We had some great times and made a couple of albums.  We all tried our hand at writing rags, and one that Dave wrote, “Alabaster Rag,” Jay and I immediately loved, and it ended up on our first album.  It’s a classical rag in the tradition of Scott Joplin.


“Alabaster Rag”

On our second album, Jay and Dave came up with a special effect on “I’ll Be in My Dixie Home Again Tomorrow.”  At the beginning, it sounds like you’re listening to a record played on an old Victrola, but if you keep listening . . .


“I’ll Be in My Dixie Home Again Tomorrow”


Dave “D.L.” Ellsworth & Jay Munns


Midway through recording our second album, we invited Harold Hensley to come and lay down a few tracks with us.  The guy was amazing on fiddle, and also played several woodwind instruments.  He was a terrific improvisor, and I really love Harold’s riffs and the fun we were all having on “Nobody’s Sweetheart Now.”


“Nobody’s Sweetheart Now”



My brother Joe and I have played together off and on through the years, including a song he wrote about the Civil War, called “1864.”  On this version, we’re accompanied by Fred Voros on acoustic guitar.





When I was at UCLA, I played in “The L.A. River Rangers,” which was meant to be a bit of a joke, which you’ll understand if you’ve ever seen the L.A. River, which is more like a concrete wash.

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(Me, Anne Lynn, John Krason & Skip Montanero on ground)



After moving to Utah, I played in various groups throughout the years, including “The Basswood Band,” again with Joe.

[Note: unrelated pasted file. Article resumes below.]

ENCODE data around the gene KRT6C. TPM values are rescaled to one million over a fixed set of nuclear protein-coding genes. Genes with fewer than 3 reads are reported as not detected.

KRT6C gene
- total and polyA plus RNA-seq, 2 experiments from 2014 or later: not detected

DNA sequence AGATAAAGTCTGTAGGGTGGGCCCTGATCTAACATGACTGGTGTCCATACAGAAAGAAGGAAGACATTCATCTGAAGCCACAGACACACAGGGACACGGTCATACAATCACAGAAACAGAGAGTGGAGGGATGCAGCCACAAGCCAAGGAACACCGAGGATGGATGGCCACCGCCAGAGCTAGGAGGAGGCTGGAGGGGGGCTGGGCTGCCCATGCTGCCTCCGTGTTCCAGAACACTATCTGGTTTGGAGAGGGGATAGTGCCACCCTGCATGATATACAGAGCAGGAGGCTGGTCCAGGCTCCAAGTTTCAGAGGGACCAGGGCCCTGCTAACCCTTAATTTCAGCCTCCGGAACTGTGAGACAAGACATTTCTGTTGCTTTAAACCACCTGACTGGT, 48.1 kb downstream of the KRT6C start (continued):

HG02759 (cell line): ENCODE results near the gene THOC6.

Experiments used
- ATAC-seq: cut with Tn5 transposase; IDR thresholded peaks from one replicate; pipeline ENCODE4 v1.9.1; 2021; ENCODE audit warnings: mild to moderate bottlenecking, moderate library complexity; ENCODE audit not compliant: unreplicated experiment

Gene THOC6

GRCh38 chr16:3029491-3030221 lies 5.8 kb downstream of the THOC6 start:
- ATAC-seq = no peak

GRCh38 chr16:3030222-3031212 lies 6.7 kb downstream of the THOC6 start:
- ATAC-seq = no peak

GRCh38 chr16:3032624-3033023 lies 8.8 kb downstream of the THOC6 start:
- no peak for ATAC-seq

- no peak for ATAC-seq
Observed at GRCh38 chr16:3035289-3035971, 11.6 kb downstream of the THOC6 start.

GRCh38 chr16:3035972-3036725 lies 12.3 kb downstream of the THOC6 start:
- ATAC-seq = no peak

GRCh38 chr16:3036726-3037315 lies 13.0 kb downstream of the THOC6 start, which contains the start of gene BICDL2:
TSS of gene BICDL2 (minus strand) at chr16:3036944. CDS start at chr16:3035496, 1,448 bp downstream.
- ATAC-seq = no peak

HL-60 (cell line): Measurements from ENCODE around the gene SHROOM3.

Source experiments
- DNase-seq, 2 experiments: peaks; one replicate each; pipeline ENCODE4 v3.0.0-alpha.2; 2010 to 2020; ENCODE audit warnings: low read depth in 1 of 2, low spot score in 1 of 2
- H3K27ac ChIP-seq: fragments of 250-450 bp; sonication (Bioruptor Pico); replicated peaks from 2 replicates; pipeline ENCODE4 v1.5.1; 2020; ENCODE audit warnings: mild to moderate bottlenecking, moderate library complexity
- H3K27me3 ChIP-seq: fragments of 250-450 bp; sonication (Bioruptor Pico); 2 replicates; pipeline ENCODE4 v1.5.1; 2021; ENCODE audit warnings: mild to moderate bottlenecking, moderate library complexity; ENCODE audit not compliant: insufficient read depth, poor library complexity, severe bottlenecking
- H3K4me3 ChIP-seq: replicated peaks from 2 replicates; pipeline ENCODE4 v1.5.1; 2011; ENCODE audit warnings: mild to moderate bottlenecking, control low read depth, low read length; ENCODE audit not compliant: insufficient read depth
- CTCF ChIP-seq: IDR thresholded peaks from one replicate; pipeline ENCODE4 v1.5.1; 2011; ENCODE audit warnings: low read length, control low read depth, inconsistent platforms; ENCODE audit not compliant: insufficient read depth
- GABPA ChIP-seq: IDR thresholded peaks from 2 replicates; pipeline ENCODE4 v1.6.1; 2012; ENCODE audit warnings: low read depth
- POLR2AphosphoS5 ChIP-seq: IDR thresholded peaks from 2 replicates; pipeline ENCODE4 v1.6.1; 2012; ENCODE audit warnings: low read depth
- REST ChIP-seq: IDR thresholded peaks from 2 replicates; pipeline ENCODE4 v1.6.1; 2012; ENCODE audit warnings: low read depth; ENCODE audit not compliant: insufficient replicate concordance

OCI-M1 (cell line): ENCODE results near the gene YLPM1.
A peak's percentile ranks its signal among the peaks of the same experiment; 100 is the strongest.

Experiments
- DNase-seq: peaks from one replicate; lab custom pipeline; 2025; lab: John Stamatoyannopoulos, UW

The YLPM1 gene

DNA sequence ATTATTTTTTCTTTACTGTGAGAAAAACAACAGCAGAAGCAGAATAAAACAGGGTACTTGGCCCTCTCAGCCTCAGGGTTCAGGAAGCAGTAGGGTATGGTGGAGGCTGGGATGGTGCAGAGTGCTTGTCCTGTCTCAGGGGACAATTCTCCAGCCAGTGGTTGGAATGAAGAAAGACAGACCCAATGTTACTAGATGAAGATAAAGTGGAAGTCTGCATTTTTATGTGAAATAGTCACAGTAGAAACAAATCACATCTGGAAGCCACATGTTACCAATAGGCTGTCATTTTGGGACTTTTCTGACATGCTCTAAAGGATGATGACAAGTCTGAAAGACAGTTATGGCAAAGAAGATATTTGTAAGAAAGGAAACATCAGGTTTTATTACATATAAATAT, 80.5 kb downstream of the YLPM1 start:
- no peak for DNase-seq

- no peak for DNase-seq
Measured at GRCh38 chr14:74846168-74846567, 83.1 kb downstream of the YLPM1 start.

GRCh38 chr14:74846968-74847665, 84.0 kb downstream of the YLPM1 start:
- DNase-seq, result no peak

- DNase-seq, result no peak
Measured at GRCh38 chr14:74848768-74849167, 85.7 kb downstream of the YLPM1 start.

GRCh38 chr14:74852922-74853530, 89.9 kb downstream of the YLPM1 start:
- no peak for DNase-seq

I also played mandolin in a trio with my cousin Ron on violin and Jeff Thorpe on guitar.




For a few years, we had a family band called “ABERDEEN,”which I played in with my daughters.


“Carolan’s Ramble”



From 2007 to 2013, I played bass guitar and mandolin in the rock band “JABOOM” (which stands for “Just a Bunch of Old Men”) with my brother Joe.  It was a fun group and we had some great times, including performing at the same stadium where Paul McCartney had performed two weeks before.  (Yes, we were just playing for the Rio Tinto Mining Company’s employees’ party, but it was still a hoot playing at the stadium.)  In JABOOM, I got to live out my childhood fantasy of performing music by the Beatles and other iconic groups that I grew up with.


JABOOM at Rio Tinto Stadium 2010


“Evil Ways” (photo from 2010 lineup)

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“She’s Not There”


“Sultans of Swing” with guest artist Phillip Linford


When I moved out of Utah, I said goodbye to JABOOM and figured I’d never do anything as fun musically again, but when I moved to the coast it was my good fortune to hook up with Dave, a first-rate musician who had played in several bands in the midwest.   Way back when, right out of high school, he had been a member of a popular group that was kind of like “The Beach Boys” of Kansas City, and they had made some popular records.  

After Dave and I met at the open mic we decided to team up, and now perform in restaurants and pubs around town, playing mostly classic popular music from the 50’s through the 70s — nostalgic songs we grew up with, and that we call the soundtrack of our lives.